Range between re-charging sessions remains the most topical drawback. The reason is energy density, which refers to the amount of energy stored in a single, defined ‘unit’ of something, and is usually expressed in terms of volume or mass. As an example, diesel fuel has an energy density of about 45 Megajoules per kilogram. In contrast, the lithium-Ion batteries that are used in most battery electric vehicles boast only one-hundredth that figure. This explains why a few hundred litres of diesel is equivalent to several tonnes of batteries in terms of travel distance.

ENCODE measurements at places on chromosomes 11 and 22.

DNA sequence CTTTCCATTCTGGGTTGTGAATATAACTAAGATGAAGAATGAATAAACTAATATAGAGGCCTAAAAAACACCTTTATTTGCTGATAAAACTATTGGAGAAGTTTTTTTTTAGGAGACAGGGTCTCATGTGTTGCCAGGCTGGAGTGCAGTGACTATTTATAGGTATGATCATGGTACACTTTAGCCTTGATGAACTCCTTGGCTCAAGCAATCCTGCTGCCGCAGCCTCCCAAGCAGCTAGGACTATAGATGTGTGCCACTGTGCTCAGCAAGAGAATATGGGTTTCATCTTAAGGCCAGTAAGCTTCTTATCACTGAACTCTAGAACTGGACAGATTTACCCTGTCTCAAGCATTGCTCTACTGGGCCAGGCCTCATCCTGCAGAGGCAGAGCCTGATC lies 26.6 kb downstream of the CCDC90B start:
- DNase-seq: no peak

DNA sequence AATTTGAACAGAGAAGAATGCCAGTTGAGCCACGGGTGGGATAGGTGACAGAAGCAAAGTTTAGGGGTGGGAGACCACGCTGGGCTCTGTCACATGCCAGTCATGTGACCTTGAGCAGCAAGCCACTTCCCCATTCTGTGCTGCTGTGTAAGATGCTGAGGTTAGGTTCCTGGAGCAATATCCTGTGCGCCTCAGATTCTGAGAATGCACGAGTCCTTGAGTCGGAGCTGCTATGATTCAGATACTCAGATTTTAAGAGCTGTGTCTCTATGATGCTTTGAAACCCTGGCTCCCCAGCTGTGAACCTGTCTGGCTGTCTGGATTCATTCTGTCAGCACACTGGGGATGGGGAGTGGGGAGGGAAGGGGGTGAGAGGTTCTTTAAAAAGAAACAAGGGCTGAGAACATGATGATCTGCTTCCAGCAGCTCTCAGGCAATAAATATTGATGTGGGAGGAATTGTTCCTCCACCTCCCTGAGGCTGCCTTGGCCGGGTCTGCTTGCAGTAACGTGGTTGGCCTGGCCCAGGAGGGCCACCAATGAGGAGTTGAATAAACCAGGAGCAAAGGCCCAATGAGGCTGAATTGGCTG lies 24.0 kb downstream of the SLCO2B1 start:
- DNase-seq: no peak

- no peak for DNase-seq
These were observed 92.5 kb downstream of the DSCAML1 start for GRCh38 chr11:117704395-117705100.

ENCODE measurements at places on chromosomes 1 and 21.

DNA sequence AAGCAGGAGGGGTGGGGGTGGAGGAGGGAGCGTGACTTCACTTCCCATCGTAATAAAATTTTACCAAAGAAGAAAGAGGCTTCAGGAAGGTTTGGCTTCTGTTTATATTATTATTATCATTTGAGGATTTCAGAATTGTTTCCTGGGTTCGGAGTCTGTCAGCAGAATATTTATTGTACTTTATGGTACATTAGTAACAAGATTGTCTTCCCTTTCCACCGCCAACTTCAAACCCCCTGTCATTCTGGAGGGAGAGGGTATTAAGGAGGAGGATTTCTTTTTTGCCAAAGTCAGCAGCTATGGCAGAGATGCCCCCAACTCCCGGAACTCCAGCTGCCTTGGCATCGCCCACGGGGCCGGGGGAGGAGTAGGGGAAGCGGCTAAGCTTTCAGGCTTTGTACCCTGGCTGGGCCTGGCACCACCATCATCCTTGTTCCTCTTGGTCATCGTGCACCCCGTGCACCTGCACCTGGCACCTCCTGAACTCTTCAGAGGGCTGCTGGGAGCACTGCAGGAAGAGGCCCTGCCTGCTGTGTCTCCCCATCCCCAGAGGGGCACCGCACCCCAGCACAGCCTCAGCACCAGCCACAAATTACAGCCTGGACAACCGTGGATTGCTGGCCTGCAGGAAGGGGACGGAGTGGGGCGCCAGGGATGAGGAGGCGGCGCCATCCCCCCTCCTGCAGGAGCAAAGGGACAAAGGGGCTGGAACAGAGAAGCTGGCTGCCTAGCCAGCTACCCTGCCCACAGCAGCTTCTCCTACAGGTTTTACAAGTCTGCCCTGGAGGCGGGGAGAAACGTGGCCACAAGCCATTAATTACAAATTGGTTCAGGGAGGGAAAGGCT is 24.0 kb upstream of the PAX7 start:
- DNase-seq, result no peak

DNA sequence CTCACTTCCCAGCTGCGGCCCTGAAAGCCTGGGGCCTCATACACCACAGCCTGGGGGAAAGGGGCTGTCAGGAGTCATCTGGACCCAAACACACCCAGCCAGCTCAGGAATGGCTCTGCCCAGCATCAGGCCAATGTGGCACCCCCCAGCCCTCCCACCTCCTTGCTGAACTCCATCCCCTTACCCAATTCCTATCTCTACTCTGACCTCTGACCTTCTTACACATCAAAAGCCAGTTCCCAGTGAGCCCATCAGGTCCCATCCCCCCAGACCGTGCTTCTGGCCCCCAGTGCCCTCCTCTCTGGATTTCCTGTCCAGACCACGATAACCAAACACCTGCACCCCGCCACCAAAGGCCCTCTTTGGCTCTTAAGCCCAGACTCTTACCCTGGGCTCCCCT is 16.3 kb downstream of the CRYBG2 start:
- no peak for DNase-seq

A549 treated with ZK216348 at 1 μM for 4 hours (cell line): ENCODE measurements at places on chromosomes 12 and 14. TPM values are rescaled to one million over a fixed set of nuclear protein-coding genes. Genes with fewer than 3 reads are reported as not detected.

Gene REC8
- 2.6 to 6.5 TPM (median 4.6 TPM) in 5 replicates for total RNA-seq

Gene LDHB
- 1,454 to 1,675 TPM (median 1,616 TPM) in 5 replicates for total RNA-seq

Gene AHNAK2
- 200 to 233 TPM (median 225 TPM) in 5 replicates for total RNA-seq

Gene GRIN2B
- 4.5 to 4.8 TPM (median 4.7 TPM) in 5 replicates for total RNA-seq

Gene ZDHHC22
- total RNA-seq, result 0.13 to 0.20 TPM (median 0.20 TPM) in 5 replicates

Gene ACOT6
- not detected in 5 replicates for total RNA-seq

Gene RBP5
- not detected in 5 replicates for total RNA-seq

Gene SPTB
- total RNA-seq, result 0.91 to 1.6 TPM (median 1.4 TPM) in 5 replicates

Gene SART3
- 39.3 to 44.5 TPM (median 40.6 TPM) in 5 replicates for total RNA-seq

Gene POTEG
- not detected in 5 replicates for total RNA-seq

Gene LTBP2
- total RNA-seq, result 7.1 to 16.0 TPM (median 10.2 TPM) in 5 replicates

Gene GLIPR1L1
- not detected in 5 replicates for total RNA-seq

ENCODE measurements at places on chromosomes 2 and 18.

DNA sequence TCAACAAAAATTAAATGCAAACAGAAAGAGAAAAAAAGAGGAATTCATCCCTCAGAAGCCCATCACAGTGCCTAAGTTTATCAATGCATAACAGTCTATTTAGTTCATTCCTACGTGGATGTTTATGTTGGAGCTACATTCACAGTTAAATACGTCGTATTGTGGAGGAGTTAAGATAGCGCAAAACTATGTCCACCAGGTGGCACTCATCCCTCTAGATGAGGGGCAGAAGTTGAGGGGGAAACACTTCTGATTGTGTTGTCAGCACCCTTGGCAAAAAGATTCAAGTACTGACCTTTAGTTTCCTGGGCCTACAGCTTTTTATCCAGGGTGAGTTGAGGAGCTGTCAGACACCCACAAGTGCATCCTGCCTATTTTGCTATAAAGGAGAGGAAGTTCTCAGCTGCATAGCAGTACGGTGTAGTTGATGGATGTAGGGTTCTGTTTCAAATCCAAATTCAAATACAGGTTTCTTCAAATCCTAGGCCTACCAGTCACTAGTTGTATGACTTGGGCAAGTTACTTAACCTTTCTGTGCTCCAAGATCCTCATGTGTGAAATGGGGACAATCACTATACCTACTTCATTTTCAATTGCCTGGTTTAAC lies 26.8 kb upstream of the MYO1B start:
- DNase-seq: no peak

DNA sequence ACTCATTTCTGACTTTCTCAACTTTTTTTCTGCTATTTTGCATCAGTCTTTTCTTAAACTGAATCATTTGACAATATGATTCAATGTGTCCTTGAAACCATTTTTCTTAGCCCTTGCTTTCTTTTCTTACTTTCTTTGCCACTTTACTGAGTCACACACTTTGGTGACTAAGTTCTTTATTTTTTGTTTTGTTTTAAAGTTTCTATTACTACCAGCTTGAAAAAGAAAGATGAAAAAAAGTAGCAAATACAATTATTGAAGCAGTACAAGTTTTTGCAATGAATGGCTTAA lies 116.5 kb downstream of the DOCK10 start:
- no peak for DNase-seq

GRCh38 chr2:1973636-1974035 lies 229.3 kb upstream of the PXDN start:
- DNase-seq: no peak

Hydrogen (as a combustible fuel)
Can the range problem be solved by hydrogen? Maybe. Using hydrogen as a combustible fuel is a cool solution as it has one foot in the past, and one in the future. The futuristic aspect is the fuel, which releases almost no carbon dioxide when combusted. The historical aspect is the engines, which are technologically similar to natural gas engines, yet function in almost the same way as a conventional diesel engine, including performance, reliability and longevity.
Several major truck OEMs are currently developing this technology, including DAF and MAN. Cummins revealed a medium-duty internal combustion engine truck at the IAA truck expo in Hannover in late 2022. The concept used a Mercedes-Benz Atego 4×2 truck, offered a GVM up to 26 tonnes, and potential operating range of up to 500 km.